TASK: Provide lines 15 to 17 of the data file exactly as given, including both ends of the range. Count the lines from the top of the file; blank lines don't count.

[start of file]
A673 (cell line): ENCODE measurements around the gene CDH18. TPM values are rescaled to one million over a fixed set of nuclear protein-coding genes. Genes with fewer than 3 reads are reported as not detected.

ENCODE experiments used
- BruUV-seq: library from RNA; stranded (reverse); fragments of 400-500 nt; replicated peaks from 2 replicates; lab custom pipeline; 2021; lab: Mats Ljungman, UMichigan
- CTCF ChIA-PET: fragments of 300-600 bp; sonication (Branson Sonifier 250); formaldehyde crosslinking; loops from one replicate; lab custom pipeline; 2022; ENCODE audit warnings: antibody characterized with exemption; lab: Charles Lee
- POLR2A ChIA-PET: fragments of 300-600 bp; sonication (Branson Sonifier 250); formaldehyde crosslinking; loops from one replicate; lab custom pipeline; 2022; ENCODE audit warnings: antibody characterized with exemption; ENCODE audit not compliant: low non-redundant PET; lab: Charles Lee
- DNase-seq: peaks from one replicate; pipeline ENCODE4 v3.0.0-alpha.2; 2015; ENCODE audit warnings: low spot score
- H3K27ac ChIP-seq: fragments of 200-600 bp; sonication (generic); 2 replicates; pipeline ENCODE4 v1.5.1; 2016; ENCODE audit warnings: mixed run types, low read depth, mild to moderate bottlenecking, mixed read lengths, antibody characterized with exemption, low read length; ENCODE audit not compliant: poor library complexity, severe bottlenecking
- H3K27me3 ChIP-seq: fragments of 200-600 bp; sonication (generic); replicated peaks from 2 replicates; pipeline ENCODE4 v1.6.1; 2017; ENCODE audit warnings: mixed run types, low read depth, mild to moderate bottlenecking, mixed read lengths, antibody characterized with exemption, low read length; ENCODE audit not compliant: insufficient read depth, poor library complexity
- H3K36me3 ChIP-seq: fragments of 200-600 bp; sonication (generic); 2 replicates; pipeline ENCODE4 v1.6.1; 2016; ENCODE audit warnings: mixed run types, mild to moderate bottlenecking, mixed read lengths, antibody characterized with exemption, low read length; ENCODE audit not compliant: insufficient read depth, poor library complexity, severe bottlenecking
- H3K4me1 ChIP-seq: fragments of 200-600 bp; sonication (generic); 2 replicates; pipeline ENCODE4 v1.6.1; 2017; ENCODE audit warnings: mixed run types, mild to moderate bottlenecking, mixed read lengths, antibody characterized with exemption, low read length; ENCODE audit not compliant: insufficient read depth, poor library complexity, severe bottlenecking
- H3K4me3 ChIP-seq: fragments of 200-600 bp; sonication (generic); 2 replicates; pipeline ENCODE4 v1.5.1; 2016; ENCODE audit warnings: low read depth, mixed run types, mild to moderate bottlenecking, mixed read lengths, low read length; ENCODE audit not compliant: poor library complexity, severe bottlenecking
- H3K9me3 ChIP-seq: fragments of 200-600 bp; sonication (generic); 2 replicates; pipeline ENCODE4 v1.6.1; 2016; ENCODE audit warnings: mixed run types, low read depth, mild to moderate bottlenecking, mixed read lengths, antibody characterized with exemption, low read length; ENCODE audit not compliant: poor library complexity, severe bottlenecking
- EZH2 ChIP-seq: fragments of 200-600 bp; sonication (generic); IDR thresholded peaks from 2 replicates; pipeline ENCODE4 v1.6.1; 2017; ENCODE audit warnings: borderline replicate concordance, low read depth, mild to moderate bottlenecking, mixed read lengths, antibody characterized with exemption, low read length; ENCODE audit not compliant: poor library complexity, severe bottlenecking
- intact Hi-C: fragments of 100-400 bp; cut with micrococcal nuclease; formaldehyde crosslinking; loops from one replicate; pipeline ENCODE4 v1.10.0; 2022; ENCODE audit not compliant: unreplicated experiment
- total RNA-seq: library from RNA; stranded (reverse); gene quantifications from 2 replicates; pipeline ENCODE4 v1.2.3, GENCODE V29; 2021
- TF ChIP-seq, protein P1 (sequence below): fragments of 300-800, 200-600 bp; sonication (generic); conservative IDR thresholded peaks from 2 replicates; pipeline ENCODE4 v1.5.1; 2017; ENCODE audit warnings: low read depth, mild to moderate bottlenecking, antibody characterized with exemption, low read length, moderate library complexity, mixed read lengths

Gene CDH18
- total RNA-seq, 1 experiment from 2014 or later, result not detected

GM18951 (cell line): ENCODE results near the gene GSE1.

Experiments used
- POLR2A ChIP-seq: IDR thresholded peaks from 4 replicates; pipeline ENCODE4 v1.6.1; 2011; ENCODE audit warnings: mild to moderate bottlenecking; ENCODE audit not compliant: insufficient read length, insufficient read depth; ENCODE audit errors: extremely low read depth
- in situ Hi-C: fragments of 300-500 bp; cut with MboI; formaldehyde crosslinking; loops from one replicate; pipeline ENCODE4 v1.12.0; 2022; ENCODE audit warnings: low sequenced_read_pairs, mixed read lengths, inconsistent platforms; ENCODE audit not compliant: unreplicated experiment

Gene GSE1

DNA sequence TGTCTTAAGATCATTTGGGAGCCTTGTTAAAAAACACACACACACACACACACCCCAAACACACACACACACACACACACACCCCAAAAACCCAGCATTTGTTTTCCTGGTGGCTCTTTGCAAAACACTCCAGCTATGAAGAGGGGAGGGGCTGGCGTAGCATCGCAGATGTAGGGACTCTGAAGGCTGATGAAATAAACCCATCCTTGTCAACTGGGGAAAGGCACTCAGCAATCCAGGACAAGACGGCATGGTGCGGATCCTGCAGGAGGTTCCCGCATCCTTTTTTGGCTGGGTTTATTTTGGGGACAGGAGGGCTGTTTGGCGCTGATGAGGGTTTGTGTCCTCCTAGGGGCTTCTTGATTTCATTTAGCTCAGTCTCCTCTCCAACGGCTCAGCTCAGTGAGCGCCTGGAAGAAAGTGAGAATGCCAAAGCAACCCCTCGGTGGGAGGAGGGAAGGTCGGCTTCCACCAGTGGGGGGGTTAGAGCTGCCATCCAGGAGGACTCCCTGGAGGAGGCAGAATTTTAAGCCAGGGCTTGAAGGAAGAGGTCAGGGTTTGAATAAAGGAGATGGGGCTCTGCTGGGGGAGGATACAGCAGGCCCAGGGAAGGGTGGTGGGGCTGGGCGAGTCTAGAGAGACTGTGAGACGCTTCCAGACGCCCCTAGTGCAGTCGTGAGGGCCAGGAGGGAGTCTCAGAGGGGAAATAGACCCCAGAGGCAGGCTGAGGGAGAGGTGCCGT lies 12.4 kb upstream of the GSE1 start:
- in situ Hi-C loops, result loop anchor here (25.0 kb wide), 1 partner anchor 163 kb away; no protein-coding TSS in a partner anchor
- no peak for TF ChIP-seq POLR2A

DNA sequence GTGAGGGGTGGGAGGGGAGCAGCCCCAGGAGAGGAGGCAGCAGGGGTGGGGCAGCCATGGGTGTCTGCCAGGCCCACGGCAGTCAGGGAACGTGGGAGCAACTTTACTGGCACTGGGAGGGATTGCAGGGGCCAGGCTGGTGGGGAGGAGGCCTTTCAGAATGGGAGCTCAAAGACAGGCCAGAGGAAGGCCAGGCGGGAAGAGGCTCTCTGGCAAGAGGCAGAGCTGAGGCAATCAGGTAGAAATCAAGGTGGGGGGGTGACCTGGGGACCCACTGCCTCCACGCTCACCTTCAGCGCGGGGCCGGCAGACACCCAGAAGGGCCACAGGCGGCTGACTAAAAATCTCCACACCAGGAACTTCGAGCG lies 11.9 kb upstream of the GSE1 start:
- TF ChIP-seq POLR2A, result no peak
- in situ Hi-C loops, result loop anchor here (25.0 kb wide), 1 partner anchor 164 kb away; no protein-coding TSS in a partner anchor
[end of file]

- total RNA-seq: library from RNA; stranded (reverse); gene quantifications from 2 replicates; pipeline ENCODE4 v1.2.3, GENCODE V29; 2021
- TF ChIP-seq, protein P1 (sequence below): fragments of 300-800, 200-600 bp; sonication (generic); conservative IDR thresholded peaks from 2 replicates; pipeline ENCODE4 v1.5.1; 2017; ENCODE audit warnings: low read depth, mild to moderate bottlenecking, antibody characterized with exemption, low read length, moderate library complexity, mixed read lengths

Gene CDH18